Aug 3, 2023 - News

Time to pump your own gas, Portland

An image of a car next to a gas pump.

Fill 'er up. Photo: Meira Gebel/Axios

Drivers will finally be able to pump their own gas anywhere in Oregon after a 72-year ban on self-service is expected to end this week.

Why it matters: It's a game-changer for the state and for a swath of residents who have likely never lived here when self-service was allowed.

  • It also leaves New Jersey as the only state where pumping your own gas is banned.

What's happening: Earlier this summer, legislators approved a measure allowing Oregon gas stations to open up half of their pumping stations for self-service use. The measure is expected to go into effect when Gov. Tina Kotek signs it or by a Friday deadline — whichever comes first.

Flashback: When legislators first restricted self-service gas in 1951, they were concerned about fire safety and maintaining jobs for attendants.

Let's face it: Oregonians under the age of 72 may have never had to fill their own tank, or simply need a refresher.

Here's how to pump your own gas in five easy steps.

Step one: Pull up as close as you can to any available pump. Pop the cover and unscrew your gas cap.

Step two: To pay at the pump, tap or insert your credit card and follow the instructions on the screen. To pay inside, tell the gas station attendant how much gas you want to pay for and the pump number where you're parked.

  • Some gas stations have rewards memberships, so be sure to insert your membership card when prompted.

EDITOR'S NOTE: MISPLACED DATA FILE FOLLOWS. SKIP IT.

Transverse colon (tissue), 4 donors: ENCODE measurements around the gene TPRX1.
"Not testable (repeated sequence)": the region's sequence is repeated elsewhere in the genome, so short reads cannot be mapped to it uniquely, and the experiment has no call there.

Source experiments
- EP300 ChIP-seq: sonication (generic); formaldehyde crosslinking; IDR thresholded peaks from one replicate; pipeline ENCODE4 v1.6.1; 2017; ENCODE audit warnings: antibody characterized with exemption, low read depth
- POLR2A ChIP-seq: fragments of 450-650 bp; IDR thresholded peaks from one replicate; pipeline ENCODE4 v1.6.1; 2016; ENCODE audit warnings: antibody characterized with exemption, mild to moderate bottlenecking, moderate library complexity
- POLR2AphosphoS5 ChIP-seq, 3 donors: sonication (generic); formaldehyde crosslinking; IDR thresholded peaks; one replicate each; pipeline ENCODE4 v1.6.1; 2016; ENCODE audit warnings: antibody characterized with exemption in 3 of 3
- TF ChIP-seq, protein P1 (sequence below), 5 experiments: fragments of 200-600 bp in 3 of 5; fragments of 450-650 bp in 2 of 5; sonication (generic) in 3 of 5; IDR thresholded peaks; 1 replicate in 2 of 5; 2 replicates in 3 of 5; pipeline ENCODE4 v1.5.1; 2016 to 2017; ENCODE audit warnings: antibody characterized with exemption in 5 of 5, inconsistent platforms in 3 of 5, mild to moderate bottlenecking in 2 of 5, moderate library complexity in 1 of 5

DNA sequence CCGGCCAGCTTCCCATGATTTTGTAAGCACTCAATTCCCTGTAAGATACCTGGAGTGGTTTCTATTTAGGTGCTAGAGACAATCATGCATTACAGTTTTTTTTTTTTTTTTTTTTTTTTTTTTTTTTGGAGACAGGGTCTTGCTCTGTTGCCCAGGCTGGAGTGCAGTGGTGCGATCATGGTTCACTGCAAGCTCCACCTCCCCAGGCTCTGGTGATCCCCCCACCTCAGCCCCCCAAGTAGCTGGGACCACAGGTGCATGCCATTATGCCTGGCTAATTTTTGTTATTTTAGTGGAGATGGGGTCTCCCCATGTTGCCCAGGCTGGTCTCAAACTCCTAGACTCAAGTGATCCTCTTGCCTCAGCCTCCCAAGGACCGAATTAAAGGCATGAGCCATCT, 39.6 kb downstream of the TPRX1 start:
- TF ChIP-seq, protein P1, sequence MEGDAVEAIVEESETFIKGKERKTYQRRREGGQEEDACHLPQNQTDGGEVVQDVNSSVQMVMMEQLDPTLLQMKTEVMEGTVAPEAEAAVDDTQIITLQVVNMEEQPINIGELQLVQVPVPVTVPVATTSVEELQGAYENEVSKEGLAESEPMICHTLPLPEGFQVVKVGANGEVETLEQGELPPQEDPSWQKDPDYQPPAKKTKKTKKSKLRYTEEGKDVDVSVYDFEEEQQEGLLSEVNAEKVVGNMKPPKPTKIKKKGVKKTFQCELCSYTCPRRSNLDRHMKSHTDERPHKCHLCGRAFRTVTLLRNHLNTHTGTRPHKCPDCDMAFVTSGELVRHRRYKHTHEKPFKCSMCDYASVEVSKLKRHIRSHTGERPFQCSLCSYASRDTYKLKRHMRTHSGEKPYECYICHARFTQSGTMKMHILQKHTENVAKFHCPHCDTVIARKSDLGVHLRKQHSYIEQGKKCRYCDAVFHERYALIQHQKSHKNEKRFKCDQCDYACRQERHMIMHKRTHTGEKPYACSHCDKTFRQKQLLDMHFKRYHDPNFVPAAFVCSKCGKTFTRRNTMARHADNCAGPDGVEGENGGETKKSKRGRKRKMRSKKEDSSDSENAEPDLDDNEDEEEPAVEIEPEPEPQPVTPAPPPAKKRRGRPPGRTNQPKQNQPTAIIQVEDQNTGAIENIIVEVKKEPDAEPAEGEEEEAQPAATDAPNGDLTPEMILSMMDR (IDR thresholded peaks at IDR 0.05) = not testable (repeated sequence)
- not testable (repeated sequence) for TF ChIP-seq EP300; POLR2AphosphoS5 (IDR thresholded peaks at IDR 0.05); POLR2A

An image of a hand selecting a gasoline grade at a gas pump.
Select a gasoline grade. Photo: Meira Gebel/Axios

Step three: Time to fill up! Watch out — in some cases, pumps will have one hose for gasoline and one for diesel.

  • Remove the nozzle from the pump's holster and insert it into the gas tank.
  • Select regular, mid-grade or premium gasoline by pressing the button showing each octane grade.

Step four: Pull up on the nozzle handle to start the gasoline flow. You can usually flip down a lever that keeps the nozzle open even if you remove your hand.

  • All modern-day gas pumps have self-stopping devices that will cut off the flow of gasoline when the tank is full or you've reached the gallons you've paid for.
An image of a hand holding a gas nozzle.
Remove the gas nozzle and tighten the cap to finish. Photo: Meira Gebel/Axios

Step five: Once you've finished filling up your tank, remove the nozzle and put it back in the pump. Close your gas tank by tightening the cap until it clicks, then close the cover.

  • Accept or decline a receipt on the machine.

Pro tip: When filling up, don't add more gasoline once the pump has automatically stopped. Spilled gas and escaped vapors hurt the environment, and overfilling can damage to your car.

  • Try not to cry when you see the final cost. Don't worry — it's the same price if you decide to opt for attendant assistance instead.

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